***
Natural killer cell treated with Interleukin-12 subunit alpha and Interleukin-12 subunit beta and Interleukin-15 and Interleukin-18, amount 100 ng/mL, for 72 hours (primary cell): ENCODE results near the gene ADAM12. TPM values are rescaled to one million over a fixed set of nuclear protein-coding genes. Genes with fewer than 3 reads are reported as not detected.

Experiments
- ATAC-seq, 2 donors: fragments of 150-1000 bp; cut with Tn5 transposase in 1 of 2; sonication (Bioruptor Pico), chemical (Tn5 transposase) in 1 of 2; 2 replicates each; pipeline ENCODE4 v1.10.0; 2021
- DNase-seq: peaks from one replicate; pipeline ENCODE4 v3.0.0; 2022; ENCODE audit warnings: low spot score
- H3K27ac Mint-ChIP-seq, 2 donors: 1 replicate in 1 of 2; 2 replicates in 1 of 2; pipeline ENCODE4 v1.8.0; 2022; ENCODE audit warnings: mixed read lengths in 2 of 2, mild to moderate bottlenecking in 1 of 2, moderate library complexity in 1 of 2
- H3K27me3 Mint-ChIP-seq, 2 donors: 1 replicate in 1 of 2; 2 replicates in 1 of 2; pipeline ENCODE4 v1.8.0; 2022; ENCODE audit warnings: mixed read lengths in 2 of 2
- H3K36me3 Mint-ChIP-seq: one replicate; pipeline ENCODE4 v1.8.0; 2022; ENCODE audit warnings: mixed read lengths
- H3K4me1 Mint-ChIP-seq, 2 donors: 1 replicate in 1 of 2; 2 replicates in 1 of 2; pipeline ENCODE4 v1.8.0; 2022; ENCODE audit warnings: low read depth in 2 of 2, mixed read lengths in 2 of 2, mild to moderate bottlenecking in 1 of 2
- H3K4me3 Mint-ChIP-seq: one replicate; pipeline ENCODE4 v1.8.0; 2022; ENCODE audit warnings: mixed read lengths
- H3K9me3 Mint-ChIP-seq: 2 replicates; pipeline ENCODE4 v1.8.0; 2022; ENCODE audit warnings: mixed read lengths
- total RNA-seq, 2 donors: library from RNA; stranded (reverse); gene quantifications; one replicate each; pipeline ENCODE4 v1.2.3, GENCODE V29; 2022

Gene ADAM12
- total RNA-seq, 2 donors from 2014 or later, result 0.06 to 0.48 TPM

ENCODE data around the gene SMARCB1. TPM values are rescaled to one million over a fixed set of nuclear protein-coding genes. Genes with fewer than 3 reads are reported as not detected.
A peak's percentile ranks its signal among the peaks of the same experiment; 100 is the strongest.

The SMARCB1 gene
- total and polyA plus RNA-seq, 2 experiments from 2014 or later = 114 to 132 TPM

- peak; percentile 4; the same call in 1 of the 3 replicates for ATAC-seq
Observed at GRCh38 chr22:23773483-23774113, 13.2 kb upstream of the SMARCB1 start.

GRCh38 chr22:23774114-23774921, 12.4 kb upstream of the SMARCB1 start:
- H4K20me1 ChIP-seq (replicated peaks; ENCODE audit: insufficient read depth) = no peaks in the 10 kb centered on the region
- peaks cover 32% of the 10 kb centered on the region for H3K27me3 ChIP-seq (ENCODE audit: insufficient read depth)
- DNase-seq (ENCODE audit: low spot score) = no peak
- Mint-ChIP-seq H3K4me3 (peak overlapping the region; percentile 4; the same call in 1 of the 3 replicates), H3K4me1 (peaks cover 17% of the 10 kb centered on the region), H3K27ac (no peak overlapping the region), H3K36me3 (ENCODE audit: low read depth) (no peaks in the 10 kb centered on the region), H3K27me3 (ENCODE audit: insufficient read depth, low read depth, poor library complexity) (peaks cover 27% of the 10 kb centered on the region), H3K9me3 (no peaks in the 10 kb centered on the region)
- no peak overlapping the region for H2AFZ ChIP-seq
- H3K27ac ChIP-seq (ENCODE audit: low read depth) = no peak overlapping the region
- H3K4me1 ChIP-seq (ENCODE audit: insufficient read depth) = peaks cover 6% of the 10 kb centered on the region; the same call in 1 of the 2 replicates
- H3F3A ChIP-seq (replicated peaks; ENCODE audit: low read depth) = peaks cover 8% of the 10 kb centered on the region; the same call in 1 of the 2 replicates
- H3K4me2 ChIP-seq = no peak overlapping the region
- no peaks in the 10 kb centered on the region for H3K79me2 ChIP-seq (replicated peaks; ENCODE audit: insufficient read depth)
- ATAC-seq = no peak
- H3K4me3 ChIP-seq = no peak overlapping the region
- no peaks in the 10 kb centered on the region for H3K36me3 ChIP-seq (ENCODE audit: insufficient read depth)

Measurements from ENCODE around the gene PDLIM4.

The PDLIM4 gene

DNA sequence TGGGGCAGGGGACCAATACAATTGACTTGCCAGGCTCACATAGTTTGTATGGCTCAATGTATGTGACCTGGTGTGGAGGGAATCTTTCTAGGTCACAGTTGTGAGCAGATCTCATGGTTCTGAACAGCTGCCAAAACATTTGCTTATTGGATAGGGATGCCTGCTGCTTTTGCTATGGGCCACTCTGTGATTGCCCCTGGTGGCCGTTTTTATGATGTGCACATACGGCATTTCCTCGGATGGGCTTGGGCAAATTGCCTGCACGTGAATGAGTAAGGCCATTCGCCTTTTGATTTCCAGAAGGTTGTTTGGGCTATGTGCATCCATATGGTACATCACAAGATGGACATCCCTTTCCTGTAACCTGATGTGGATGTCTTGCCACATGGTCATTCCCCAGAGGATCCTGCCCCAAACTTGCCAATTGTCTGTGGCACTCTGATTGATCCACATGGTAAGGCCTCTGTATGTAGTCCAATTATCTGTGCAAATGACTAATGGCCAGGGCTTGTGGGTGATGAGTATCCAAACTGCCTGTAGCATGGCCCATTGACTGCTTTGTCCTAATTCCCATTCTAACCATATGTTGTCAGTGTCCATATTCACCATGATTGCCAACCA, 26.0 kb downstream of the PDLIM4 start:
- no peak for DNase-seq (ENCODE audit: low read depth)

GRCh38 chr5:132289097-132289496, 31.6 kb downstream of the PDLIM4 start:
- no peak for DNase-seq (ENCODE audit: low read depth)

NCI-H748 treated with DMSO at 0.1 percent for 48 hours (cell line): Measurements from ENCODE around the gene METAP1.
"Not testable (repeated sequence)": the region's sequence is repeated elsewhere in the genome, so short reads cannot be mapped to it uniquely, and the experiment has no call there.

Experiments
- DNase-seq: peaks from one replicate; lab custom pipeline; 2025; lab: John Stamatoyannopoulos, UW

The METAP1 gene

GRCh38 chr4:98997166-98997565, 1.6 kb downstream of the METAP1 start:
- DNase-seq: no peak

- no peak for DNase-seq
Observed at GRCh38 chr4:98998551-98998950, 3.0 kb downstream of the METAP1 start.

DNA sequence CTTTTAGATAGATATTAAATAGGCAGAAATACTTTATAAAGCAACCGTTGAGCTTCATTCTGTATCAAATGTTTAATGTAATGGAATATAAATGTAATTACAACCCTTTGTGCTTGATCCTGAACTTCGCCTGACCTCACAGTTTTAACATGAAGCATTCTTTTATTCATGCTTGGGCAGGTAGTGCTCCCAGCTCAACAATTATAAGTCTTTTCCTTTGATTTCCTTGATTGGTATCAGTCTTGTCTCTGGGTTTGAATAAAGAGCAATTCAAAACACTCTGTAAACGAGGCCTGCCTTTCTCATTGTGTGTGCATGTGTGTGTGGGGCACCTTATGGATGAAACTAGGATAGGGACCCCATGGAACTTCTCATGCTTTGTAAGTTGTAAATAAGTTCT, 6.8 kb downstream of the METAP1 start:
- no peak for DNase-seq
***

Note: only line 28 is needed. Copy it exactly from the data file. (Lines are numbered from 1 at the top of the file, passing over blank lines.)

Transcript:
- H3F3A ChIP-seq (replicated peaks; ENCODE audit: low read depth) = peaks cover 8% of the 10 kb centered on the region; the same call in 1 of the 2 replicates